Bourbon, Antoine de

Bourbon, Antoine de

(äNtwän` də bo͞orbôN`), 1518–62, duc de Vendôme, king of Navarre through his marriage to Jeanne d'AlbretJeanne d'Albret
, 1528–72, queen of Navarre (1555–72), daughter of Henri d'Albret and Margaret of Navarre, and mother of King Henry IV of France (Henry III of Navarre). She became queen of Navarre on her father's death.
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; father of Henry IV of France. He converted to Protestantism after his marriage (1548), becoming one of the most influential Huguenot leaders. Although he did not take part in the conspiracy of Amboise (Mar., 1560), which was masterminded by his brother Louis I de Condé (see under CondéCondé
, family name of a cadet branch of the French royal house of Bourbon. The name was first borne by Louis I de Bourbon, prince de Condé, 1530–69, Protestant leader and general.
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, family), he supported Condé in another plot later that year. It miscarried, and Antoine was forced to hand Condé over to Catherine de' Medici. Upon the death of Francis II in Dec., 1560, Antoine renounced his right to the regency for the minor Charles IX in return for Condé's release; he was awarded the prestigious but powerless position of royal lieutenant general. In 1561 he reembraced Roman Catholicism, joining the Guise-Montmorency alliance, which hoped to replace Catherine's regency with his own. He was killed the next year fighting the Protestants at Rouen.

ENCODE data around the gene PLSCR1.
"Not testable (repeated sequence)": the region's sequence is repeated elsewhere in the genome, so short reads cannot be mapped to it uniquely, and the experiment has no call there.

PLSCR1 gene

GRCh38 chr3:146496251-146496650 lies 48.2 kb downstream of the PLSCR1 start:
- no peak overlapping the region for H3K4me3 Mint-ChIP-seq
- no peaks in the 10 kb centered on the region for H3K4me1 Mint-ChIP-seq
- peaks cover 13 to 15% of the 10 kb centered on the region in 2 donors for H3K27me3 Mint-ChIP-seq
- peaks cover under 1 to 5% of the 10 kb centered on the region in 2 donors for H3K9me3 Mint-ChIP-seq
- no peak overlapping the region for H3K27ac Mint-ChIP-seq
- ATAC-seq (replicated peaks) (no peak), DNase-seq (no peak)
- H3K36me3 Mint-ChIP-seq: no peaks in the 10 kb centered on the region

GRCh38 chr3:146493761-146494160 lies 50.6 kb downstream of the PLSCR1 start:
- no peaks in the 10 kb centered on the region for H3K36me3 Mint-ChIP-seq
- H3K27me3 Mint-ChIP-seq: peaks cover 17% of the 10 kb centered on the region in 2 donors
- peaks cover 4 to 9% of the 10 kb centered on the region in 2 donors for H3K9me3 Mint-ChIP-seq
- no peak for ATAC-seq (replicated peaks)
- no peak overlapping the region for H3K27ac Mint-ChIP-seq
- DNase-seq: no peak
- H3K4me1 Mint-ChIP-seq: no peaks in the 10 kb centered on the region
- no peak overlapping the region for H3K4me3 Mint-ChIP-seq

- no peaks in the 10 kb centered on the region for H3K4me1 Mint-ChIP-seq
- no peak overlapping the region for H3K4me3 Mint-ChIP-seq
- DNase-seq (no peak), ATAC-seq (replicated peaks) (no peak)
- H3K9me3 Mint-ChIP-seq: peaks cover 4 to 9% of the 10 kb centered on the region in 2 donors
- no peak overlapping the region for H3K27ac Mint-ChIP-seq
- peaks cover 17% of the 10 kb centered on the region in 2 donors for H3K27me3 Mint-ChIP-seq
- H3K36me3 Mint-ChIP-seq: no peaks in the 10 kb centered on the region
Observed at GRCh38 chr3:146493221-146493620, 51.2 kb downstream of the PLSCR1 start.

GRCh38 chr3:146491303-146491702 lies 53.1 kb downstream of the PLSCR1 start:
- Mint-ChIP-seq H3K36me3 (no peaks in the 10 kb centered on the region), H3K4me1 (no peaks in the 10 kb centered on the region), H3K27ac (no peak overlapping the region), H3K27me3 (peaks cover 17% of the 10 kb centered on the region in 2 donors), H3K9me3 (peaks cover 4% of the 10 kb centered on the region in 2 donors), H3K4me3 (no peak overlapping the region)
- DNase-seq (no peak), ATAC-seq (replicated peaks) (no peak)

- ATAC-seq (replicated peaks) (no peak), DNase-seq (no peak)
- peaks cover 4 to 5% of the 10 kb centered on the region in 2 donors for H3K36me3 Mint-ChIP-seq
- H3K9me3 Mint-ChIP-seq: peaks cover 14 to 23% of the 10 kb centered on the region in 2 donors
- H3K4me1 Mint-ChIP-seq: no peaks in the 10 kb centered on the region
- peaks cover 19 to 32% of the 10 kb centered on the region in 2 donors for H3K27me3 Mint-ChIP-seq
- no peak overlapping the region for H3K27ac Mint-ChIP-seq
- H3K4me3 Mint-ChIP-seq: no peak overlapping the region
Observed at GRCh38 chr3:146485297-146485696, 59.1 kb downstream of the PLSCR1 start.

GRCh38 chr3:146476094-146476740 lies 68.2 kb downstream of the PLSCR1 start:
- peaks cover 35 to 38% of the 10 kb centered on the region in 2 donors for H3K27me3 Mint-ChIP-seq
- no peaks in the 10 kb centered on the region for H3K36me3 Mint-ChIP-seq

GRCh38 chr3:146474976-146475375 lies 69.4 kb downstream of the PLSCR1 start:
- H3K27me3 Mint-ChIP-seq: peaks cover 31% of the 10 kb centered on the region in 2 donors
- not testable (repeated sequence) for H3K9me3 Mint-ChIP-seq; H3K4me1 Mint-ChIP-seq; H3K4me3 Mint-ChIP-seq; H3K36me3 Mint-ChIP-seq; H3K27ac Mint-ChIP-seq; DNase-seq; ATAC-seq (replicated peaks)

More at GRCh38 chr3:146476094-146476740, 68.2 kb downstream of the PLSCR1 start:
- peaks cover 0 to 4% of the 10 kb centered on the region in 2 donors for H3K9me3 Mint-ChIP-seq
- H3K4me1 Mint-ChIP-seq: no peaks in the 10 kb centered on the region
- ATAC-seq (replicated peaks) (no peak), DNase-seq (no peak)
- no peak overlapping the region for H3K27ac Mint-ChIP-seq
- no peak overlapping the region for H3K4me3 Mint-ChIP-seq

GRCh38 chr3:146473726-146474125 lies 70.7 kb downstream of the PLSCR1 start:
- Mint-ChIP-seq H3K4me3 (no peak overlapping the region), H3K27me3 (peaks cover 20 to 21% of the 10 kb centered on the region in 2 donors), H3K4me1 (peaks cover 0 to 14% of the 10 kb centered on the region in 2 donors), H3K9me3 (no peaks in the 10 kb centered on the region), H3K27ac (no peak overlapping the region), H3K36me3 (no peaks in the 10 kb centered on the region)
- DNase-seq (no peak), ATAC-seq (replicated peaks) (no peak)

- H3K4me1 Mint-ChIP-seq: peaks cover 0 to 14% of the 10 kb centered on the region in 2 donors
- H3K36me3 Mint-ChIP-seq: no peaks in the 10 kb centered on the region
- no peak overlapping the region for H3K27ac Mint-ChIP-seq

Bourbon, Antoine de

 

Born Apr. 22, 1518; died Nov. 17, 1562. French statesman; became Duke of Vendôme in 1537. Through his marriage in 1548 to Jeanne d’Albret, sole heir to the throne of Navarre, Bourbon in 1555 became king of Navarre and ruler of all the lands of the d’Albret house (in the south of France). Enmity for the Guise family and his wife’s influence pushed Bourbon into the camp of the Huguenots, and he found himself involved in the Amboise Conspiracy of 1560 against members of the Guise family. After Francis II’s death in March 1561, he was appointed viceregent of the French kingdom. Abandoning Calvinism, he took command of the Catholic army. Bourbon died in the siege of Rouen, which had been taken by the Huguenots. He was the father of the French king Henry IV.

REFERENCE

Ruble, A. de. Antoine de Bourbon et Jeanne d’Albret, vols. 1-4. Paris, 1881-86.
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